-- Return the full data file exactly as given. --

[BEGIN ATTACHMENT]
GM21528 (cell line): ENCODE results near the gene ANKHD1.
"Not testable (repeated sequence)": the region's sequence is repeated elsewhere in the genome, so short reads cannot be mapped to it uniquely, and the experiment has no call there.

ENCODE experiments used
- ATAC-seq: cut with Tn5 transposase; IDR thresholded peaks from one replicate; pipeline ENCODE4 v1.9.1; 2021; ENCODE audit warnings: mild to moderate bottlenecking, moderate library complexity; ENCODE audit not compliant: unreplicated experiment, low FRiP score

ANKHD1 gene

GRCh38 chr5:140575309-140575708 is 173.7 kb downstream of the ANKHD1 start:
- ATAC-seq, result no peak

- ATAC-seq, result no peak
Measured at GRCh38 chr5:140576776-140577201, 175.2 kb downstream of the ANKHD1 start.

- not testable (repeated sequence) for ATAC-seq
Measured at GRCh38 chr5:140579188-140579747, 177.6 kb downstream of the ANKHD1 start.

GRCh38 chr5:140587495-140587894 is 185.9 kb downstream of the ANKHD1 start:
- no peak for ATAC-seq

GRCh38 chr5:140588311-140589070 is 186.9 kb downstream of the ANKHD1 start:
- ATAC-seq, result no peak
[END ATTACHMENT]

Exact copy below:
GM21528 (cell line): ENCODE results near the gene ANKHD1.
"Not testable (repeated sequence)": the region's sequence is repeated elsewhere in the genome, so short reads cannot be mapped to it uniquely, and the experiment has no call there.

ENCODE experiments used
- ATAC-seq: cut with Tn5 transposase; IDR thresholded peaks from one replicate; pipeline ENCODE4 v1.9.1; 2021; ENCODE audit warnings: mild to moderate bottlenecking, moderate library complexity; ENCODE audit not compliant: unreplicated experiment, low FRiP score

ANKHD1 gene

GRCh38 chr5:140575309-140575708 is 173.7 kb downstream of the ANKHD1 start:
- ATAC-seq, result no peak

- ATAC-seq, result no peak
Measured at GRCh38 chr5:140576776-140577201, 175.2 kb downstream of the ANKHD1 start.

- not testable (repeated sequence) for ATAC-seq
Measured at GRCh38 chr5:140579188-140579747, 177.6 kb downstream of the ANKHD1 start.

GRCh38 chr5:140587495-140587894 is 185.9 kb downstream of the ANKHD1 start:
- no peak for ATAC-seq

GRCh38 chr5:140588311-140589070 is 186.9 kb downstream of the ANKHD1 start:
- ATAC-seq, result no peak